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Meeks Withdraws From Mayor’s Race

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James Meeks on WVON

State Sen. and Rev. James Meeks said in an interview on WVON Radio on Dec. 15, 2010, that Latinos, Asians and women should not be part of minority contracting set-aside programs, but later backtracked and said Latinos and Asians should be included. (Credit: CBS)

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Updated: 12/24/10 9:12 a.m.

CHICAGO (CBS/WBBM) – State Sen. Rev. James Meeks (D-Chicago) issued a call Thursday to his fellow African-American candidates to rally behind one black contender for mayor of Chicago, as he himself dropped out of the race.

But it appears that the two most prominent of the remaining blacks will continue their campaigns.

LISTEN: Newsradio 780’s Bob Roberts Reports

Rev. Meeks said in a statement announcing the decision that Chicago’s African-Americans “need to speak with one voice.”

U.S. Rep. Danny Davis responded with a booming, “I am in the race.”

Former U.S. Sen. Carol Moseley Braun said, “There’s two Hispanics in the race,” then said it is too early to determine how many candidates will campaign actively to the end.

Both said that they hope to attract Meeks’ supporters and eventually earn his endorsement. Both have busy schedules over the holidays.

Meeks said he withdrew only after making the plea directly to Davis and Moseley Braun. But he won’t say whom he will support.

Meeks said in his statement that the issues that prompted him to run for mayor remain unresolved. He said the biggest problem “is one of vision” and said that it is “long past time” to build on the “tremendous successes” of the late Mayor Harold Washington.

“As long as our community remains divided and splintered — to the specific advantage of the front-running, status quo candidates — we will never see things improve,” Meeks said.

Both Moseley Braun and Davis were surprised by Meeks’ withdrawal.

Moseley Braun said she believes that Rev. Meeks should continue to be part of any and all discussions about the city’s priorities in a new administration.

Meeks declined to elaborate on his statement through a spokesman, who said that the senator would be spending the holiday weekend with his family.

But Meeks said the issues that prompted him to run remain unresolved, including the city’s spending, its schools and the way the city delivers services.

So why did he drop out? CBS 2 Chief Correspondent Jay Levine says the short answer is that he knew he couldn’t win.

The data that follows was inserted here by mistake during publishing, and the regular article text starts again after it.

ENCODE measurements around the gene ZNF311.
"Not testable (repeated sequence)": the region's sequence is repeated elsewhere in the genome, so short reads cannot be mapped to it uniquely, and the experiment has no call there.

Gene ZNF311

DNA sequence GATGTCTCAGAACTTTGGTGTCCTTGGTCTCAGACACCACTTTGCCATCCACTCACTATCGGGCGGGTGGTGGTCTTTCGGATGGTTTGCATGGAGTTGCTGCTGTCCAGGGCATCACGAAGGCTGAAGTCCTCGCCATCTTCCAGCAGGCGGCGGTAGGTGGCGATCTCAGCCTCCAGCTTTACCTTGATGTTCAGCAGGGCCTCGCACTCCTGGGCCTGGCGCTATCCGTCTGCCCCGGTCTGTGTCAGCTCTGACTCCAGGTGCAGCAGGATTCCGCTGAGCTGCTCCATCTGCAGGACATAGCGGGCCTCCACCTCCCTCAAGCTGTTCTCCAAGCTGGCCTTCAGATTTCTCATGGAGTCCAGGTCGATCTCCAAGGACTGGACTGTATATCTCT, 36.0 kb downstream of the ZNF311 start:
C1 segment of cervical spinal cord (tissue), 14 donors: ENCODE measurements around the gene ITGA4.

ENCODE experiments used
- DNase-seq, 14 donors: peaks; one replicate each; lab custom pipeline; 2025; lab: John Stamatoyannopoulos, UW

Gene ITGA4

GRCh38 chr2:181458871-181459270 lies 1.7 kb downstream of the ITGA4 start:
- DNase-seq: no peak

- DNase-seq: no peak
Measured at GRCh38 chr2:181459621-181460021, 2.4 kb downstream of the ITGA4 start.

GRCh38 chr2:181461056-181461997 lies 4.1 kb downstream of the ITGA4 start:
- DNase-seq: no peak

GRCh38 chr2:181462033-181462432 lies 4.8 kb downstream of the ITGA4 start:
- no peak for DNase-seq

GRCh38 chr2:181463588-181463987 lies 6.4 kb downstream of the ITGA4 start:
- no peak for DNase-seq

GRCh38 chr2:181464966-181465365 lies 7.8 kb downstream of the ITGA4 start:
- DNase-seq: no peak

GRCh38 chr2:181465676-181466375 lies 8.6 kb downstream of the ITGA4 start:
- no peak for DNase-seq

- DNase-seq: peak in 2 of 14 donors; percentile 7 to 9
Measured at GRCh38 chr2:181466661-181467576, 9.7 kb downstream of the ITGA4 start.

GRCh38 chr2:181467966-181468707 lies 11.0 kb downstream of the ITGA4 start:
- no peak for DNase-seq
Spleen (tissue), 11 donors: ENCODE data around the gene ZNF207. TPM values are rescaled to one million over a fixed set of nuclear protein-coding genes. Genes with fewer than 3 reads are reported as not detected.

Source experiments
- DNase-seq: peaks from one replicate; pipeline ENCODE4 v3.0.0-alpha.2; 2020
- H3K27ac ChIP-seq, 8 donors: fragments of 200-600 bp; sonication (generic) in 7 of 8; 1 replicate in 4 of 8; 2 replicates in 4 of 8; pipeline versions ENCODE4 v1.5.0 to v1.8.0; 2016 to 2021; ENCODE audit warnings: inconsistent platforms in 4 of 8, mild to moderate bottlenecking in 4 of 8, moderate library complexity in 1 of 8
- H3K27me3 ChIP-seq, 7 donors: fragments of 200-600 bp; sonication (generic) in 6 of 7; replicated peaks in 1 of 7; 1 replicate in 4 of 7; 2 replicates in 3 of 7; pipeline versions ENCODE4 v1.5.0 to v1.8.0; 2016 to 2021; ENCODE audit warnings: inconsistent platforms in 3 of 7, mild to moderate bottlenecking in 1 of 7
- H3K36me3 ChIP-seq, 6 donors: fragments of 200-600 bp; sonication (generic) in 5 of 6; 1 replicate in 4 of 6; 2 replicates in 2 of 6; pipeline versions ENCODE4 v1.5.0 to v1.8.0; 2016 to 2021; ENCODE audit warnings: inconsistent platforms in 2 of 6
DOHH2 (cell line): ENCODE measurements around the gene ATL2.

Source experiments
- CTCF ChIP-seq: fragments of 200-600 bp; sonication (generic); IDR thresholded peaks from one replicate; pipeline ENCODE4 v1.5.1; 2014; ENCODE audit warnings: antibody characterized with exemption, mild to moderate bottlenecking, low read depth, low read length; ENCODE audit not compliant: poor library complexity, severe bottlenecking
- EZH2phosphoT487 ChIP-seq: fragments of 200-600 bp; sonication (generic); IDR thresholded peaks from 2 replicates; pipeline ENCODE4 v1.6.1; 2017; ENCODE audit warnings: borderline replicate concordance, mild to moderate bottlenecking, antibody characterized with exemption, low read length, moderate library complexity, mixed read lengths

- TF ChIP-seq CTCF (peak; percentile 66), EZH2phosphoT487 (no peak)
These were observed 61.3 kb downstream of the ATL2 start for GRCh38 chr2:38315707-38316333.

But the fact is he began dropping hints about withdrawing from the race on the same radio show where long-shot candidacy became an impossible dream.

The outspoken Meeks generated controversy last week when he suggested in a radio interview that only blacks should be considered minorities where city minority contract set-asides are concerned.

Speaking in an interview on WVON radio, Meeks’ exact words were: “I think that the word minorities from our standpoint should mean African-Americans. I don’t think women, Asians and Hispanics should be able to use that title.”

The firestorm over that statement forced Meeks to back off and admit he misspoke, but for all practical purposes, the campaign ended there.

And led to Thursday’s statement: “Our house is divided. I have met with each of the four other African-American candidates and urged them in the strongest terms to consider withdrawing from the race in the interest of unity.”

There could also be a boost for Gery Chico as well, since Republican Party Chief Andy McKenna Jr. had been Meeks’ campaign finance co-chairman. Chico’s campaign could be attractive to McKenna and other Republicans as well.

Shortly after Meeks’ announcement, rumors started circulating that Davis, too, would back out of the race. The congressman quickly quashed the idea.

“Of course my campaign is moving ahead. We have town hall meetings scheduled for next week,” Davis said.

Some voters say the mayoral race is still too crowded.

“It would be really difficult to choose one because I want to say the market was being saturated,” Kenya Sadler, eating dinner in Bronzeville, told CBS 2’s Pamela Jones.

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